As flowers and foliage fade ahead of the winter months, these trees and shrubs offer fiery colour. Plantsman Andy McIndoe chooses the best winter stems for late-season colour. Photographs Dianna Jazwinski
Hardy deciduous shrubs and trees producing young shoots with colourful bark are mostly natives of Europe and North America and are perfect for making your garden look better in winter. The stems are most colourful and eye catching soon after leaves fall in late autumn, though some are at their best in midwinter. Often the production of coloured stems is stimulated by hard pruning the previous spring. If pruned annually, or every two to three years, most reach a height of 1.5-2.4m with a spread of around 1.8m and most will tolerate or even enjoy wet or waterlogged conditions, and thrive on most soils including clay and chalk. Stem colour is best in full sun.
A suckering shrub with upright, prickly stems covered in white bloom. Left unpruned it makes an impenetrable thicket, so annual pruning to ground level is the best practice. 3m. AGM. RHS H6, USDA 4a-8b.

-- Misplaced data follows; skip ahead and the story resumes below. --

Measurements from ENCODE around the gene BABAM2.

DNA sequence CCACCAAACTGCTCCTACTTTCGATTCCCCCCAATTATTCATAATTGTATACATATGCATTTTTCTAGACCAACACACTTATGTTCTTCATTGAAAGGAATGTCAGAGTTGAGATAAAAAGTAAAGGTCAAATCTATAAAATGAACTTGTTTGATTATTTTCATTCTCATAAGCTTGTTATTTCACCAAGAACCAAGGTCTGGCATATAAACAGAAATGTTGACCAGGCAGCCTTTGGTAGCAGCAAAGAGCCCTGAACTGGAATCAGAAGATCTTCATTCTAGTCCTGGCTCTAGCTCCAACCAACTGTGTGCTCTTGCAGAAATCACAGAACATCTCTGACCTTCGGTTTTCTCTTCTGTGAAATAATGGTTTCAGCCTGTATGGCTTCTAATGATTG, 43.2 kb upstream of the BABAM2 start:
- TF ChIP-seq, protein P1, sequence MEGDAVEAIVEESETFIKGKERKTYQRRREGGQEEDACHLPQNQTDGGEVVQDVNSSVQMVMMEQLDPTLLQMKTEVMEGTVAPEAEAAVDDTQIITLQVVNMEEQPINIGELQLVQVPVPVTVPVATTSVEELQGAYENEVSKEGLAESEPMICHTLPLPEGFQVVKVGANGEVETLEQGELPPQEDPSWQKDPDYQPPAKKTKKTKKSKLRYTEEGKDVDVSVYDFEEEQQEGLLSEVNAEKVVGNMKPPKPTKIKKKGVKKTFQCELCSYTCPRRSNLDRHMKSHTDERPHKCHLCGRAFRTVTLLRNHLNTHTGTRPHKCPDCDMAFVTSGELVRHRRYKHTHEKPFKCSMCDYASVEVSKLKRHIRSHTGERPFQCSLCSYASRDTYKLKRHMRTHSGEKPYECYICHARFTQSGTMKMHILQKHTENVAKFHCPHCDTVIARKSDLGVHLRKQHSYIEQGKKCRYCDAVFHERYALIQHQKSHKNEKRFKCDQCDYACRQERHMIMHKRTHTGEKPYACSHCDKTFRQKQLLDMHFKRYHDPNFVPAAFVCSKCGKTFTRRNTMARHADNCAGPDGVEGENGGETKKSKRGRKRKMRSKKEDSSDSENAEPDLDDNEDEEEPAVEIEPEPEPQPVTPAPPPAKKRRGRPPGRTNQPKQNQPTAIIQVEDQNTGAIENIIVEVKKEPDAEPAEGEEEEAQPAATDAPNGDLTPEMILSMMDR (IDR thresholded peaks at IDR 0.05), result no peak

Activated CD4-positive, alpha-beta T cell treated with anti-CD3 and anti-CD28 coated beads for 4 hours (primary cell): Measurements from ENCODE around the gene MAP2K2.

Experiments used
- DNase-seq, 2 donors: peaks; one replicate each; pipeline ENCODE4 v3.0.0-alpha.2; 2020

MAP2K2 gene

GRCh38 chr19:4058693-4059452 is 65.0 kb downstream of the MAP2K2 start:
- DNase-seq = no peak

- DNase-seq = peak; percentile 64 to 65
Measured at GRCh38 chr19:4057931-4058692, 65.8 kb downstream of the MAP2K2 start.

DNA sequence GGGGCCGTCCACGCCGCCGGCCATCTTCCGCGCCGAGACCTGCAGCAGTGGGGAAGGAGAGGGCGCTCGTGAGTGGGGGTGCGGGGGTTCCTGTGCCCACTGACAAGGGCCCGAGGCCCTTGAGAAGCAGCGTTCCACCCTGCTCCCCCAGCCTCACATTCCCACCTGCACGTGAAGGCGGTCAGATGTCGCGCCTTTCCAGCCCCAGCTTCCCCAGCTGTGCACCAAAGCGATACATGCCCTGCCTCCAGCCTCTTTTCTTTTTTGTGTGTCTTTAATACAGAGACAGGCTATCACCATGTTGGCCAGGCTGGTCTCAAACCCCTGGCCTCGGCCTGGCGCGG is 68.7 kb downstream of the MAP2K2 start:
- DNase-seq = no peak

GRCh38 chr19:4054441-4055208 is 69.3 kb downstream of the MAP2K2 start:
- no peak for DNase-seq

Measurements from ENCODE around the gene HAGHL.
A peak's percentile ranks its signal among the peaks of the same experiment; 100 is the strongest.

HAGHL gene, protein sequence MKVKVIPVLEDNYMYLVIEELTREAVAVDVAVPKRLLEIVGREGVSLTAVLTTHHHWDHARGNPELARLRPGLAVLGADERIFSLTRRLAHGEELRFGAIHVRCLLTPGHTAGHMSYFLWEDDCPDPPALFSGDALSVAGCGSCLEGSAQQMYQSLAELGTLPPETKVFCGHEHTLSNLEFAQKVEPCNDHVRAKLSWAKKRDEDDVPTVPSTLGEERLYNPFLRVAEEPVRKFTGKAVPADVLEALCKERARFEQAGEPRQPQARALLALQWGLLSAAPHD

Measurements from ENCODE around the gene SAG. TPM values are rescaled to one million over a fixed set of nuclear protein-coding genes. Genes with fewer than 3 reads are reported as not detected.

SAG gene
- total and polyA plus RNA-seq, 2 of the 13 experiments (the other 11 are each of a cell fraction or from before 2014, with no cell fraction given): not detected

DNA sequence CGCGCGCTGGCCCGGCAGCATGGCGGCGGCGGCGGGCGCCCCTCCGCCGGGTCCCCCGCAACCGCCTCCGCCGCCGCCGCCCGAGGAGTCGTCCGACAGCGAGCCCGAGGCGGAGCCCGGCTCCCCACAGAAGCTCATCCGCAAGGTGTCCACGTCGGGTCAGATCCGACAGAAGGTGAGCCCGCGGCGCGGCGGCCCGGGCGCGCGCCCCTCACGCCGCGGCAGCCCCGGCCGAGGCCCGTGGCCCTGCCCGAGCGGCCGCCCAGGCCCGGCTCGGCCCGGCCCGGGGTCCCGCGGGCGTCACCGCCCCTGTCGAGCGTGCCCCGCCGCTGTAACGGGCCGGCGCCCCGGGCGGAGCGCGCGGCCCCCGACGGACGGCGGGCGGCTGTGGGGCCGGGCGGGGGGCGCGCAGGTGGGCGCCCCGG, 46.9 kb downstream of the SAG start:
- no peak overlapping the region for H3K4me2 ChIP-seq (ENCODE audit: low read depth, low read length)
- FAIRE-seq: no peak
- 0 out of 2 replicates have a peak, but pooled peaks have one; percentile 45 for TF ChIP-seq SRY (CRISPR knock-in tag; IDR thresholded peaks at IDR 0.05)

Known as the ghost bramble for its dark-purple winter stems that are heavily covered with chalky white bloom. The fern-like leaves are green above, silver-white beneath. The stems are both upright and arching and carry small, purplish flowers that develop into inedible black fruits. Ideal under the light shade of trees. 90cm. RHS H6, USDA 4a-8b.
Cornus sanguinea ‘Midwinter Fire’
Most widely planted and popular, this blood-twig dogwood has upright, branched shoots, if hard pruned annually. Stems are often gold-orange at the base, glowing flame-orange towards the tips. 1.5m. RHS H6, USDA 4a-8b.
Cornus alba Baton Rouge (‘Minbat’)
A striking, red-barked dogwood with scarlet winter stems. Its dark-green leaves turn a rich purple in autumn. Flattish heads of small, white spring flowers are followed by bluish-white berries. 1.5m. RHS H7, USDA 2a-8b.